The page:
Local Businesses, Consumers Among Those Getting Short End Of The Stick Amid Lumber Shortage
A national lumber shortage has roiled local construction businesses, forcing them to raise their prices dramatically and delay some projects for months.
The price of lumber started to climb soon after COVID-19 hit last year. Sawmills ground to a halt as they braced for recession. But then demand for housing and home renovations surged, and suppliers couldn’t keep up.
By early spring of this year, lumber prices had roughly tripled. Rob Ciotti, general manager of Alleghenty Millwork and Lumber, said some products at his shop now cost four times what they did a year ago.
“[Prices] are moving up on a continual basis,” Ciotti said. “There's some flattening, but they continue to go up.”
Since May 2020, the cost of framing lumber at Allegheny Millwork has increased from about $400 to more than $1,500 per thousand feet of board, Ciotti said last week. The price of orientated strand board, meanwhile, rose from about $400 to well over $1,600 per thousand board feet. (OSB panels are similar to plywood.)
Such spikes have helped to fuel fears of inflation, although the Biden Administration views the increases as a short-lived occurrence that was bound to take place as the economy reopens and supply comes into equilibrium with pent-up demand.
Ciotti said that, while his firm has absorbed a portion of the price hikes on lumber, the business must pass the rest of the cost on to consumers. The company also tries to help customers stay ahead of future price increases, Ciotti said.
“That's all you can do, is to try to work with our customers to let them know ahead of time that, [with] an order that they may have that's pending, they might want to order sooner than later,” he said.
Last month, skyrocketing lumber prices had added $36,000 to the cost of the average new single-family home in the U.S., according to the National Association of Home Builders.
Demand for new homes as well as residential renovations has helped to drive the shortage.
“The fact that people stayed home for a good bit of last year, whether it was because they work from home or just because they did so little socializing outside the home, did … inspire a fair amount of home-improvement projects, including significant renovation,” said Jeff Burd, president of Ross-based development research firm Tall Timber Group.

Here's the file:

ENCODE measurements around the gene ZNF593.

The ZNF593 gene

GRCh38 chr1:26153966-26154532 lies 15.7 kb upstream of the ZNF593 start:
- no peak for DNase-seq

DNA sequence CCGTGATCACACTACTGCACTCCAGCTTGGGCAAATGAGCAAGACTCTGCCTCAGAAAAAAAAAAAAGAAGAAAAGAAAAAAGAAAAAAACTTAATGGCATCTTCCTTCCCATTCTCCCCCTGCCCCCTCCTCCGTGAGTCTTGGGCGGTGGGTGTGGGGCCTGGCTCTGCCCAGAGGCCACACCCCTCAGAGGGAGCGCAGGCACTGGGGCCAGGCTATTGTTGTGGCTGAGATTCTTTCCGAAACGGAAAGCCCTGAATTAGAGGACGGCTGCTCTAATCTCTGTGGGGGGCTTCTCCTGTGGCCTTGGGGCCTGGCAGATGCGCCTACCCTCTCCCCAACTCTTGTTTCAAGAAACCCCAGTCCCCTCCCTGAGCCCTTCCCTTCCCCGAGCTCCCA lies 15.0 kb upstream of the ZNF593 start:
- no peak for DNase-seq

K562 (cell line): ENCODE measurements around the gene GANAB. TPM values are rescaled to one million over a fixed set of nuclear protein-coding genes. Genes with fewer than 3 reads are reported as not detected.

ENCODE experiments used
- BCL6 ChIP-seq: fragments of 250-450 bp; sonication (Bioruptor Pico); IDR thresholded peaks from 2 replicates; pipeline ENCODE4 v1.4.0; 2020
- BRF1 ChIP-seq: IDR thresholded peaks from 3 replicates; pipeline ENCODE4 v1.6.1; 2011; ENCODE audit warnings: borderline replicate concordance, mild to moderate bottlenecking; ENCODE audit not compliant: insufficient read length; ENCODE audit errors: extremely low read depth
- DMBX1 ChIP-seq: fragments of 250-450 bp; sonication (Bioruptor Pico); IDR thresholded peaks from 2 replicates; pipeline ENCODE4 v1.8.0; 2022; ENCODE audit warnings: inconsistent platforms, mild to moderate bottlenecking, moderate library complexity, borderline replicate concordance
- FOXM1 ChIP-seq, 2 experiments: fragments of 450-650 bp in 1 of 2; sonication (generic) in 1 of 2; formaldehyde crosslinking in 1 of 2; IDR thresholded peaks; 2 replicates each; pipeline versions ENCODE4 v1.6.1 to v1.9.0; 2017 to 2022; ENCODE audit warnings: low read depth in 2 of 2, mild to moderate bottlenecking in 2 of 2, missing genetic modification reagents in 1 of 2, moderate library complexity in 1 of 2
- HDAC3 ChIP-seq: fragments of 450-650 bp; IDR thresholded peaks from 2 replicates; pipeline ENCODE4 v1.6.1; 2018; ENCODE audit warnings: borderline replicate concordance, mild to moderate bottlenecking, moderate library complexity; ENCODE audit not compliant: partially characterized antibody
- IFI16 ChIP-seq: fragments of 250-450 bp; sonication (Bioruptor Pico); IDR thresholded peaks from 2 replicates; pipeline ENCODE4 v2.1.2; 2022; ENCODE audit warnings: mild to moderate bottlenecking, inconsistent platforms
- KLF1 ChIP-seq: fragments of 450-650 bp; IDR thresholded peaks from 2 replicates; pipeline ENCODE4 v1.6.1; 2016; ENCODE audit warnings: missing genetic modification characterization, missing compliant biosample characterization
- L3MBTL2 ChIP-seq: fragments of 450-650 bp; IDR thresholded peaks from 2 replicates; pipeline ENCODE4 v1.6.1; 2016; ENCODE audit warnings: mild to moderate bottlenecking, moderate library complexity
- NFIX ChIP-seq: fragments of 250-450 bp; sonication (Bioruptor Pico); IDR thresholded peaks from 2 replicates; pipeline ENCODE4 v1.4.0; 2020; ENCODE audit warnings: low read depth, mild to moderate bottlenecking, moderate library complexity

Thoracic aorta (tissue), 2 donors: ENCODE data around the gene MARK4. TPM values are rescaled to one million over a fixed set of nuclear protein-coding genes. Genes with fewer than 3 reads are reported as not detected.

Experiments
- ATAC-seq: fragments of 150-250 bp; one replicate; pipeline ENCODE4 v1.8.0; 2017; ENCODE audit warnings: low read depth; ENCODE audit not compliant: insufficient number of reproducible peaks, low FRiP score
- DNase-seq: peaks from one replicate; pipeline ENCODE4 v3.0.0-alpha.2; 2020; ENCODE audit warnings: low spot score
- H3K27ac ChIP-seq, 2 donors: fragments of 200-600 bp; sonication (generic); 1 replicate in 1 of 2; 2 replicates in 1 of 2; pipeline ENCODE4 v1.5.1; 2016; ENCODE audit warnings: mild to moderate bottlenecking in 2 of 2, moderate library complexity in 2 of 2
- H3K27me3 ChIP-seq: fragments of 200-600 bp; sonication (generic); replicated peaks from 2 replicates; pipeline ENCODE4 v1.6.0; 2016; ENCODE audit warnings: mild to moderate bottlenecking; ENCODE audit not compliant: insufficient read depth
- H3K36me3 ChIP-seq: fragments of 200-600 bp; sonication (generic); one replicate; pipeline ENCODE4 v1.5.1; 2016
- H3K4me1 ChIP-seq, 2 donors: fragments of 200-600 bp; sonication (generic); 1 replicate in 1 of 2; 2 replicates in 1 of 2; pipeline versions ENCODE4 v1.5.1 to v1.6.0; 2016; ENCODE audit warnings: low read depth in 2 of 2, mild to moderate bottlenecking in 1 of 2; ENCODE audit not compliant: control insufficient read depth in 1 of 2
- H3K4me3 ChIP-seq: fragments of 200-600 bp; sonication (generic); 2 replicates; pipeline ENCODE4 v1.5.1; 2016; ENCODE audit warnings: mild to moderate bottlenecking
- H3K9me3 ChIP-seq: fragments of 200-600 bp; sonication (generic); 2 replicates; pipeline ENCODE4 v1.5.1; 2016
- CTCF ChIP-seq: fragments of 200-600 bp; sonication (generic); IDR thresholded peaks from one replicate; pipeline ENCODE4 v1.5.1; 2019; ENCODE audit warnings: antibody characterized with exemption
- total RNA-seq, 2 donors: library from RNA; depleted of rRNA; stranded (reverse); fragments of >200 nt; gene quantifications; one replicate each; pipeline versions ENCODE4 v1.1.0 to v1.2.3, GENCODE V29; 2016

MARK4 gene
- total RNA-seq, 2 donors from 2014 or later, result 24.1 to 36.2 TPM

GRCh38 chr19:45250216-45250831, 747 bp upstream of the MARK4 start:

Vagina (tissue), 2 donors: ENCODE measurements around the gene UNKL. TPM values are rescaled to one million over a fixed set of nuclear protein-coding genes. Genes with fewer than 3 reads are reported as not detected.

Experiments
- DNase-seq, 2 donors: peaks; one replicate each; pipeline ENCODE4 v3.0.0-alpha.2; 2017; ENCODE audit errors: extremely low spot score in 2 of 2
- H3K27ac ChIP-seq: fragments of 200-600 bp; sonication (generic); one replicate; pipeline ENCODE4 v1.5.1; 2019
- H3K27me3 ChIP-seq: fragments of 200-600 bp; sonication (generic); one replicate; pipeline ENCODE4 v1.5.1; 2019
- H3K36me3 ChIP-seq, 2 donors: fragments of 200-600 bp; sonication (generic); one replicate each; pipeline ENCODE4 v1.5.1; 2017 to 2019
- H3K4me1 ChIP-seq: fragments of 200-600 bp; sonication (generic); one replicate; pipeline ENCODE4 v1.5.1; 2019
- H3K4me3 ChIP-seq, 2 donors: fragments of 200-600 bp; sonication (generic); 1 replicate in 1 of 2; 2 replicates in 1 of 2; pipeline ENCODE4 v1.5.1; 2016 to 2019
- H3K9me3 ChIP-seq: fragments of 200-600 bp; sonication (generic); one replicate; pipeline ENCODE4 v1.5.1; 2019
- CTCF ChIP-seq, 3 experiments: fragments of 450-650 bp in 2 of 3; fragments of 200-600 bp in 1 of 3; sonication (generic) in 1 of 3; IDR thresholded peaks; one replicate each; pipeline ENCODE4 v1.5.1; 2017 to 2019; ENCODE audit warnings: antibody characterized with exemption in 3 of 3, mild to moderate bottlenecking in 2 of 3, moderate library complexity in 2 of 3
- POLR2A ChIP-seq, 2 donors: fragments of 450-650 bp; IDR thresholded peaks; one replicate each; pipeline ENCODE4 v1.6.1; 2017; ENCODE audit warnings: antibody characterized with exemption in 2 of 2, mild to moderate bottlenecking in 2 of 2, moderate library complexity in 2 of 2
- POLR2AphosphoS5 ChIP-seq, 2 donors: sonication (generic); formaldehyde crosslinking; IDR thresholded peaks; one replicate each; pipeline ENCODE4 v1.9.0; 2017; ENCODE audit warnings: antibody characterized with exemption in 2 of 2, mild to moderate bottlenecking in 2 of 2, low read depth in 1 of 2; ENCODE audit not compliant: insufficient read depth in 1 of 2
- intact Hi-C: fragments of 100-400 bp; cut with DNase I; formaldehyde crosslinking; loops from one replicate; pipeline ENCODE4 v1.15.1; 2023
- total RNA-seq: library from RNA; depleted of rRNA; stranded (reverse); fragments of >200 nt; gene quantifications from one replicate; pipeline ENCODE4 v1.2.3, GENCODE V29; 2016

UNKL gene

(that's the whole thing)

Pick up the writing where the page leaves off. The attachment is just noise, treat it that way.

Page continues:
But Burd said longer-term trends have further strained the housing market. There was “not enough new construction" coming out of the Great Recession, he said. And he noted that “baby boomers [are] not moving out of their homes [at the] same frequency that previous generations did.”
Low interest rates have also encouraged more home buying.
At the same time, lumber suppliers have struggled to bounce back after shutting down last spring due to the pandemic. Allegheny Millwork’s Ciotti estimated that most producers had a month’s worth of inventory on hand when they closed.
“They're still not up at 100-percent production in mills,” he said. “It took months before they got to a point where they were able to even keep up” with orders.
A beetle infestation affecting Canadian forests has also slowed production, while Texas-based suppliers of resin, a key component of OSB, have struggled to recover from a severe winter storm that caused widespread power outages. A national labor shortage has also hobbled production and supply chains, said Ciotti, who hasn’t been able to fill several open positions.
Ciotti predicted that lumber prices will level off in late summer. “But even the experts are unsure," he said. "Nobody can tell us. The people that we deal with in our purchasing groups cannot really confidently say that there's going to be a correction.”
In the meantime, Pittsburgh-area contractor Chip Fisher said the shortage of lumber, and other building materials, continues to cause major disruptions to his business.
“It's almost impossible to bid jobs right now because there's no holding to a cost, and you have to put that into your contracts all the time — a clause that we can't hold material costs. I can give you a price today, but it can change in a month or two before we actually start,” he said.
With older contracts, Fisher said, he’s had to “talk with the client to say, ‘Look, I’ve got to increase … my prices.’”
In some cases, he’s even advised customers to delay projects until prices come back down.
“I've never had that conversation with customers before, you know, telling them just don't do it now,” he said.
He noted, however, that waiting is not an option for those “whose bathrooms have collapsed and kitchens are not usable. They need to get these things done.”